2. Another conflict I think should be added to the list of internal conflicts the man is suffering through is the line he’s trying to tiptoe between being a hero who’s saving his son and becoming just another marauder of the apocalypse. For example, when the man takes the food that belonged to someone else, the son has a point when he wonders if their stealing is immoral. The man justifies his actions because the people who the food used to belong to are probably dead, but what’s stopping him from rationalizing the killing of “the bad guys” and using them as food for him and his son? As we can see by the presence of horrible situations like the cellar of slaves, many humans have simply thrown away all morals in favor of survival. In the back of his mind, the man must be fighting off this path with every moral fiber of his being.

  3. I agree that those conflicts are definitely present but I want to focus on the conflict between the man vs the “bad guys”. I do not think that it was given ample credit for its importance.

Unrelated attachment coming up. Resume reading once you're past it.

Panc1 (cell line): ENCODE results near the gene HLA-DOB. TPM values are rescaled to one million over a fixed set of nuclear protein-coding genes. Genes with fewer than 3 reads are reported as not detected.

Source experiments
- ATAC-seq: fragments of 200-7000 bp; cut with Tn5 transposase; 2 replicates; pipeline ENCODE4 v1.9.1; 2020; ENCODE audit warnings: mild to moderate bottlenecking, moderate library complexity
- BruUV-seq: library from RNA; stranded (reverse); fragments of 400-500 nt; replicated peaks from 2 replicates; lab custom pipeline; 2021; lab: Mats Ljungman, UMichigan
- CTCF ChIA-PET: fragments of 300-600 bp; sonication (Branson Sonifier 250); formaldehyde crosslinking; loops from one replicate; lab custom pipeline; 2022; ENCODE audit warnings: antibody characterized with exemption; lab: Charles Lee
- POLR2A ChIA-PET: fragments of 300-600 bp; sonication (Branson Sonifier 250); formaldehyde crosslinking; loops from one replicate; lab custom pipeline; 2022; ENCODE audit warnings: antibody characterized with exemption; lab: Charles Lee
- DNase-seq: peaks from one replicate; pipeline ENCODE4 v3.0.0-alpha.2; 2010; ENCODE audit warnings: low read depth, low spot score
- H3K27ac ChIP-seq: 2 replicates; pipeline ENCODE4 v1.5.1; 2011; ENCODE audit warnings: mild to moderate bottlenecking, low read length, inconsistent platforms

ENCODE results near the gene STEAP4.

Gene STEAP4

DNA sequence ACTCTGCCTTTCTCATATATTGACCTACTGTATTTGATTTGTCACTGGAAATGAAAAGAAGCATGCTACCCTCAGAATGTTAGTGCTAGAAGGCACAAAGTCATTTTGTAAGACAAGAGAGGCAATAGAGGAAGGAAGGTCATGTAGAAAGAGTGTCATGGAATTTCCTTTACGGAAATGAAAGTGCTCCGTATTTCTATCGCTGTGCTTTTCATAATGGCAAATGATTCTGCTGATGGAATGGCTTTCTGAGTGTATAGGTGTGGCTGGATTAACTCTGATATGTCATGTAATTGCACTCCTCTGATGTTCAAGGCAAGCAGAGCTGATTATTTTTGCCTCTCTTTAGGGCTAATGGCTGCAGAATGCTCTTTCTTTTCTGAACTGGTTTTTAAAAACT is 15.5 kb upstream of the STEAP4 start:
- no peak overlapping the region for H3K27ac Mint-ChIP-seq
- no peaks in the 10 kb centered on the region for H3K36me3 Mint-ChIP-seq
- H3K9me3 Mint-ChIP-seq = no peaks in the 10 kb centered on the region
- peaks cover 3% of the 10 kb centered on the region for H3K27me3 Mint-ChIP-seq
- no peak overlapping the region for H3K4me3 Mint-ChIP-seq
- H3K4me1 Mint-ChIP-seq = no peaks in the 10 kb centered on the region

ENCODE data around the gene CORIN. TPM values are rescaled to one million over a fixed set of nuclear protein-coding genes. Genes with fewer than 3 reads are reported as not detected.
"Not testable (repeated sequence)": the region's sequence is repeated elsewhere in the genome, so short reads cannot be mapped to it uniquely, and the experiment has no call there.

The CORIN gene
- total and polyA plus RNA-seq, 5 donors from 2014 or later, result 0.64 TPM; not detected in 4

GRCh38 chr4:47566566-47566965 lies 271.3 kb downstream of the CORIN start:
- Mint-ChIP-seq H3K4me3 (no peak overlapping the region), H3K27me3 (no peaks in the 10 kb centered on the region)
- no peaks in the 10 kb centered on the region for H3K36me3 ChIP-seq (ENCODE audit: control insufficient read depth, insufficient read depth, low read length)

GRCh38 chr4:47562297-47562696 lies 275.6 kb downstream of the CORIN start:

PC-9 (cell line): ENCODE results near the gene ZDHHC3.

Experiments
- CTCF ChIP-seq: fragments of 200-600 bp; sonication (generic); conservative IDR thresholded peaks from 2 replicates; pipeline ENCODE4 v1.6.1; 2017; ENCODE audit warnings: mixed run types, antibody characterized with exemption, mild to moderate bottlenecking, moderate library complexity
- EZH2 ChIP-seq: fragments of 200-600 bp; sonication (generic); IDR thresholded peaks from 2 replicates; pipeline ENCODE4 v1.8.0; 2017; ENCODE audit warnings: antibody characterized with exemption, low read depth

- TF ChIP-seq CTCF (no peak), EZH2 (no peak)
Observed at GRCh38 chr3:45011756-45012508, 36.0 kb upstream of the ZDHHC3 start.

Although people seemed surprised at the first meetings between the man and these “bad guys”, they seemed unaffected by the fear of pursuit. This might be because we live in a society that highlights action and danger and we have become desensitized to the feelings of fear these characters face. This desensitization of violence seems to connect our society to the man. I feel like most people of our society are like the man in the book because we may not necessarily like the violence but it seems almost natural to us. I say “like the man” because he makes a very difficult shot and kills a man without much thought. “…The man had already dropped to the ground and he swung with him and leveled the pistol and fired from a two-handed position balanced on both knees at a distance of six feet. The man fell back instantly and lay with blood bubbling from the hole in his forehead” (66).